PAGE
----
Yale School of Music

For conductor Peter Oundjian, Mahler’s Symphony No. 9 remains the “ultimate expression of one of the greatest geniuses of classical music.”

On Friday, the Yale School of Music’s Philharmonia — led by Oundjian, the ensemble’s principal conductor — will perform this symphony, which stands alone on the program. The symphony, which Mahler began writing at the end of the first decade of the 20th century, was the final symphony he completed before his death in 1911. Friday’s performance will take place in Woolsey Hall.

“The experience of hearing Mahler 9 is something not to be missed,” Oundjian said. “[Mahler is] a creative force that stands in a unique place in the world of classical music. His music is not confined to what we think of as classical expression.”

Scott Leger MUS ’18, who will be playing the first horn part in tonight’s performance, said that “everyone has an active role” in performing this symphony. Leger noted that Mahler 9 is unlike other pieces with more traditional orchestration, in which the string parts remain prominent throughout, with wind solos adding color during specific moments. In Mahler 9, every player has an equal role.

“One way of approaching this piece is knowing that Mahler himself, and his whole life were steeped in dichotomies,” said clarinetist Graeme Steele Johnson MUS ’18.

For example, despite his provincial Bohemian roots, Mahler spent parts of his life living and working in Vienna, as both a composer and a conductor; though he was raised in a Jewish family, he converted to Catholicism after experiencing vicious anti-Semitism.

Mahler’s “obsession” with death is evident in the symphony, Johnson said, both as a philosophical concept and as a reflection on his experiences. Mahler lost one of his two daughters to scarlet fever in 1907, when she was just four years old. Also in 1907, he was diagnosed with the heart disease that eventually caused his death.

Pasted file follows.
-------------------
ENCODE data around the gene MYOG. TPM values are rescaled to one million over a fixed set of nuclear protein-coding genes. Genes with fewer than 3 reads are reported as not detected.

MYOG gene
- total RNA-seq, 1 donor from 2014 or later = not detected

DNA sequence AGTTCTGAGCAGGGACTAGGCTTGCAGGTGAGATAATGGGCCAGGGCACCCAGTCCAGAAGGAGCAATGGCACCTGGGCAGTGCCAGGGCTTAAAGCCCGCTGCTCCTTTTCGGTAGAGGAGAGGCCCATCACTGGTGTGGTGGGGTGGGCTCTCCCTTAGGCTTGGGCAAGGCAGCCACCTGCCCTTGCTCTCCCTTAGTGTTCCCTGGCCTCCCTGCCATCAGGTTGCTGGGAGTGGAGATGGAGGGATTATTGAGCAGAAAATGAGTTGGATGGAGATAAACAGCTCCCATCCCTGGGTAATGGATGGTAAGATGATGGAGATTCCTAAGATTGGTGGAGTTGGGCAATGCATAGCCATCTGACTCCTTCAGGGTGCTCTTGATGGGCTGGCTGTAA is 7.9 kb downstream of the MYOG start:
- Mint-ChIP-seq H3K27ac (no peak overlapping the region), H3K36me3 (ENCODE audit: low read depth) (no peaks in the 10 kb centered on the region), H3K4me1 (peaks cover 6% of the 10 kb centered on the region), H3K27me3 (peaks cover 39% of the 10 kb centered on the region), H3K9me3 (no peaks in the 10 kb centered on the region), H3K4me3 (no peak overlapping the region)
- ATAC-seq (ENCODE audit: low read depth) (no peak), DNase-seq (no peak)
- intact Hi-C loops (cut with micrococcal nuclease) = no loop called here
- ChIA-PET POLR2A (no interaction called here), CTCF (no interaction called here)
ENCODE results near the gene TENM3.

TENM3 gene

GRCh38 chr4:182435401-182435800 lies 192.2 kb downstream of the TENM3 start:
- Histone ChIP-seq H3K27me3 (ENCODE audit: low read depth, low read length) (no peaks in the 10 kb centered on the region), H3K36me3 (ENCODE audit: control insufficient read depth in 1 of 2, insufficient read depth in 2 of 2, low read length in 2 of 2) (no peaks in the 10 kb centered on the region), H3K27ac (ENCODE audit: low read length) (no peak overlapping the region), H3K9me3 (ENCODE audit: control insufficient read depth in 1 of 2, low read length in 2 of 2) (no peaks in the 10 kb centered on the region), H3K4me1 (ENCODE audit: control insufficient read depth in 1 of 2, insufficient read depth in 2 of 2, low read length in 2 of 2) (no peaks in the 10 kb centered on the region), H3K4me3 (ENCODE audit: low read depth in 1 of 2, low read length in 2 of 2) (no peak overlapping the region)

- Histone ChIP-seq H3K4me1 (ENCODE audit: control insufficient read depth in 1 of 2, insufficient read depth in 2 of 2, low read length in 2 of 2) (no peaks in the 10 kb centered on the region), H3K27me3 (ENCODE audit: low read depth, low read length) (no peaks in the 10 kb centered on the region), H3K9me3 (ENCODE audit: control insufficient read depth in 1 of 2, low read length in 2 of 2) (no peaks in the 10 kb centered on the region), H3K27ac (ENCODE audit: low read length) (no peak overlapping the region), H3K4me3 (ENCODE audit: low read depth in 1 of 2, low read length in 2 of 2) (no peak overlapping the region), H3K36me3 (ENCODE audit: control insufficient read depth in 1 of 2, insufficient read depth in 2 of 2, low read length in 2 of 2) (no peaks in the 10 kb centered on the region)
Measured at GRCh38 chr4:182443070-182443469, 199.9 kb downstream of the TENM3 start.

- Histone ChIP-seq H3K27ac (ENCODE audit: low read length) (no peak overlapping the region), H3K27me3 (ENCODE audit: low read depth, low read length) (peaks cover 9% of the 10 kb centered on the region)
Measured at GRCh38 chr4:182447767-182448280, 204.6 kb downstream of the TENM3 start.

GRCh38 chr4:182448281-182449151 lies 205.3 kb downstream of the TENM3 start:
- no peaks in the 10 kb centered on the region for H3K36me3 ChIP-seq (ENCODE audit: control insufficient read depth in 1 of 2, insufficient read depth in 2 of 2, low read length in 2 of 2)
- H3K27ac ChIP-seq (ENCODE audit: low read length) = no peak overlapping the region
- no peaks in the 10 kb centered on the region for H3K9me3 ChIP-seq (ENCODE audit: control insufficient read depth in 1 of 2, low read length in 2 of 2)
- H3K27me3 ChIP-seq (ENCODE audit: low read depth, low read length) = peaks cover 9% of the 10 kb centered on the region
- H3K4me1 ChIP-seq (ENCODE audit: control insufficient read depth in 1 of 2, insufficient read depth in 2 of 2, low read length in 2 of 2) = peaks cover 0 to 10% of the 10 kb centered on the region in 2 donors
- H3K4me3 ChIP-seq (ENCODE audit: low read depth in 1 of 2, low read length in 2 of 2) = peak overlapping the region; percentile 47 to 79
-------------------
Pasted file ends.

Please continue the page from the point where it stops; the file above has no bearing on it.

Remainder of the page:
Oundjian added that some people interpret the symphony as an expression of Mahler’s consideration of his own impending death. When he wrote the piece, Mahler knew of his heart disease, and the work’s opening — which contains what Oundjian described a “gasping feeling of insecurity” — is often associated with Mahler’s irregular heartbeat.

The symphony can also be understood as a departure from the traditional styles of classical music, Oundjian added.

“This symphony really opened the door for everything that followed in the 20th century,” he said. “[Mahler 9 reaches] the absolute saturation point for traditional harmony.”

Johnson echoed this idea, saying that, by the end of the piece, one realizes that the symphony is more than just an autobiography.

“It’s not just Mahler’s failing heart and farewell to life,” he explained. “It’s also a farewell to tonality, and music as Mahler knew it.”

For Leger, the symphony pushes the style of romanticism to its limits and invites the question of where music will go next.  Leger highlighted the extremes this symphony achieves, including a section at the end of the first movement when nearly 100 musicians play together, immediately followed by a moment performed by just four players.

Oundjian said that the second and third movements both contain satirical elements, citing what he described as “mocking” character markings written into the score, such as “mundane” and “cumbersome.”

He also noted that the second movement includes moments that sound like a ländler — a waltz-like Austrian dance — but that use unconventional choices in tempo and dynamics to distort the style.

Oundjian said that the final moments of the piece include “unraveling threads of sounds that gradually diminish.” While this ending slows toward death, he added, the process is neither negative nor morbid.

“It’s a tender, affectionate, spiritual representation of what it might be like to move on to the next life,” Oundjian said. “I don’t think any composer has ever tried to convey the act of moving through to the next world in such a way.”

In 1910, Mahler conducted the New York Philharmonic in Woolsey Hall.

Julia Carabatsos | julia.carabatsos@yale.edu